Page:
“Please, O Lord, I have never been a man of words, either in times past or now that You have spoken to Your servant; I am slow of speech and slow of tongue.” And the Lord said to him, “Who gives man speech? Who makes him dumb or deaf, seeing or blind? Is it not I, the Lord? Now go, and I will be with you as you speak […]”
I came out to the wilderness to guide the sheep.
I did not look for trouble. The flow of years washed
The blood from my hands, and I no longer see red.
Here I see the mountains and a promising land
Here there are soporific smells of brown dirt and
Drooping poppy tucked into a cleft of rock.
Here I will lie down for a while, count the sheep.
A wind from God sweeps over the grass.
If I was not looking for trouble, I should not have looked at all
When I saw light flicker on the mountain.
Liquid light, violet light, let there be light
It might have been a trick of the sun
But it was a wakeup call.
The light came from a bush
Making life from the desert.
Fire was in the bush.
God was in the bush.
He spoke to me.
I should have stayed with the sheep.
“I will send you to Egypt to free my people
from Pharaoh.” I am
Quite the trickster. God thinks
I am the leader of the Israelites,
The Israelites think that I am an Egyptian, and
The Egyptians know that I am
Twice a fugitive.
Brother Pharaoh and I played pranks on the palace servants.
“Shut your mouth,” Ramses said,
“and they’ll never catch you.”
By the time I was grown, I knew how to get by.
I was so quiet that the Egyptian taskmaster didn’t hear me
coming. As he beat my kinsman, anger fell
Like a ton of straw
Or a wave from the river
Or the jaws of a thousand crocodiles, and I
Picked up a brick and killed him.
His blood sealed my lips for good.
Who but the next victim will listen to a murderer?
I have more questions:
Who am I to speak, to negotiate with my brother who is not my brother?
Who am I to speak, to instruct my not-brother who is my brother?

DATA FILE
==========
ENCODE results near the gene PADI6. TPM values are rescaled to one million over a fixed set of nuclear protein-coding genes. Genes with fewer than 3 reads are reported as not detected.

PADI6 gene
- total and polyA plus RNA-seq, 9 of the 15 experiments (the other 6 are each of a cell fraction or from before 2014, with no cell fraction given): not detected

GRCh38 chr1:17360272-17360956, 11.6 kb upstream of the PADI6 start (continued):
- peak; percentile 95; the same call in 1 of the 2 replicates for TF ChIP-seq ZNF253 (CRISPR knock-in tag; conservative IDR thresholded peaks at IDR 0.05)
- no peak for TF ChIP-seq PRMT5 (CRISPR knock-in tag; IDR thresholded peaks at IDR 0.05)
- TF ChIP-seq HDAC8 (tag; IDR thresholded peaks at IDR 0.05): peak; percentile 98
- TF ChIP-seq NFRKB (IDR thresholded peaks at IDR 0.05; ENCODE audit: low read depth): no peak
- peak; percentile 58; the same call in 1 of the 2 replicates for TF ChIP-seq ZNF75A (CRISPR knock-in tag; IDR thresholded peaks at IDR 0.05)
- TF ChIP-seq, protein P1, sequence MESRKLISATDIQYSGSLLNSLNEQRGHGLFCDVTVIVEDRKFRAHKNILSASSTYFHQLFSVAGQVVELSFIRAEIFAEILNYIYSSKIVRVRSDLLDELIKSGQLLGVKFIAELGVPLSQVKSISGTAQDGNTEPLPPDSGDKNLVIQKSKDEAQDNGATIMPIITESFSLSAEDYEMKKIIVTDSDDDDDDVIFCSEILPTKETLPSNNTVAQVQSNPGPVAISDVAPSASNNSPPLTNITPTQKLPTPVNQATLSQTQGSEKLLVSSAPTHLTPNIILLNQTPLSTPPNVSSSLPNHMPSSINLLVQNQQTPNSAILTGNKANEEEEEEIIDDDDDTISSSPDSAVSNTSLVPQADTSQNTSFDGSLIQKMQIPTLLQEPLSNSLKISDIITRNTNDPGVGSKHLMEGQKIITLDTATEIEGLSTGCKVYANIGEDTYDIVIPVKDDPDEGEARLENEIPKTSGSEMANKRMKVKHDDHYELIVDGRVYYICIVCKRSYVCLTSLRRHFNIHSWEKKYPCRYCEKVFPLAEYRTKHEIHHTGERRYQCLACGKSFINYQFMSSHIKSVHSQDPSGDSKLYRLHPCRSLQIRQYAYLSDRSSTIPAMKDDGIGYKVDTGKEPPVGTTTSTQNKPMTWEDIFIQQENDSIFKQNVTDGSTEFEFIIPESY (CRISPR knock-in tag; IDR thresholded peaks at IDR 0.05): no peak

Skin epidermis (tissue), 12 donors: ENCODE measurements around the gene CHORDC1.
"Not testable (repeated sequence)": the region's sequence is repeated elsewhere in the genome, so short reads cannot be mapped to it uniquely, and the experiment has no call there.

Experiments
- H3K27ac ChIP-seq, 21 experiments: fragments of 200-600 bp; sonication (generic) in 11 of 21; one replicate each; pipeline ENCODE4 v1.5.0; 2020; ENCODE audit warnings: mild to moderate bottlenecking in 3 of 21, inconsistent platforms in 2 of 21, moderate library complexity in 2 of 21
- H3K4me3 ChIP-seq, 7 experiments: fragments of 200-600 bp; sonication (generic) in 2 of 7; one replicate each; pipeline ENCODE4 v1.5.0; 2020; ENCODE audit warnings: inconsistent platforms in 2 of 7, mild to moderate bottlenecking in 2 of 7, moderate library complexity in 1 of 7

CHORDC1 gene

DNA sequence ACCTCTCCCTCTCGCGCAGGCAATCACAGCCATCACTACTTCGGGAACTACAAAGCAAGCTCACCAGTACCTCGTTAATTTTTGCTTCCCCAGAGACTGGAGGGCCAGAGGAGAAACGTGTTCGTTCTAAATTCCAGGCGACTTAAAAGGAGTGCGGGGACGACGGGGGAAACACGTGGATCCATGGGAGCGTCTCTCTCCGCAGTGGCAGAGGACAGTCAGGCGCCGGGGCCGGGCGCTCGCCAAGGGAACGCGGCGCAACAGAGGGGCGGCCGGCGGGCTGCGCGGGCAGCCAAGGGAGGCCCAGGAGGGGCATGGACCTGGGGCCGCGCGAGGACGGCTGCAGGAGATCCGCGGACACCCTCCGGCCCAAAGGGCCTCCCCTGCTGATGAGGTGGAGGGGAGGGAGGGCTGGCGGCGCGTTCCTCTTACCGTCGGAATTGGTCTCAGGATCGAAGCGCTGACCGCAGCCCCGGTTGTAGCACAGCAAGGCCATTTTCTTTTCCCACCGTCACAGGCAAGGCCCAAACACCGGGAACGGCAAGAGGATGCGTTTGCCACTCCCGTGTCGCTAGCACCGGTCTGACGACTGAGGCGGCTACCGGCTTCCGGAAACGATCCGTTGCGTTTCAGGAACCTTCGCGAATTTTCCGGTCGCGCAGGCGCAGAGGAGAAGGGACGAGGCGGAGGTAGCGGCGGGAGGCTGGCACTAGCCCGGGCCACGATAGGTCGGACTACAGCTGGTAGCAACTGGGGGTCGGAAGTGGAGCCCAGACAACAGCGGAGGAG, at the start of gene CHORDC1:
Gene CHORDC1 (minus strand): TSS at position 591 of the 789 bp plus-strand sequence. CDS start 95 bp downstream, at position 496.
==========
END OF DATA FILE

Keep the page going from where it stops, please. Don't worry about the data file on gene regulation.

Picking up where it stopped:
Who am I, to resist the will of the river that delivered me into the hands of royalty?
I cannot speak with my mouth full of food,
Eaten off the backs of my people.
I cannot speak without toppling the tower I stand on.
God’s call is a show for an Israelite audience.
I’m the trick, the burning bush, proof that all things are possible
with God—I’m the paradoxical prophet
The mealy-mouthed mouthpiece
The wealthy man coming down to earth and
Communing with the heavens.
Ramses will never see me coming,
Aaron will see me coming from a hundred miles away.
Even now he is setting out to meet me.
My other brother, the strong one, confident
Can speak for me, for I cannot overcome the tradition of silence.1
The Egyptians give him straw he spins to gold
Chains of words to wrap around their throats.
My story hangs in tatters around me, Aaron’s is whole.
He draws battle lines; I have only hopelessly tangled allegiances
And tangled words that split and pile in my mind.
If I have any say in this matter—choose another speaker.
God sighs and sloshes water over the burning bush.
He steps from behind a curtain of leaves, speaks
And says, “I will be with you, and
Aaron will speak for you
Because, having once profited off the backs of your people,
You will never fully join them.
You will live at the edge of their camp with Me for company.
To Pharaoh, you will speak your native language,
Which is violence.
Did I not make you just for this?
Aaron will speak, but you will be
Heard. The future will find your name
In Egypt’s history books. With this rod,
You will perform signs.
With this staff, you will smite Pharaoh,
And the world will know that I am the Lord.”
1. “[…] I cannot overcome the tradition of silence,” is a play on, “I will overcome the tradition of silence,” from Gloria Anzaldua’s essay, “How to Tame a Wild Tongue” (in Borderlands/La Frontera: The New Mestiza).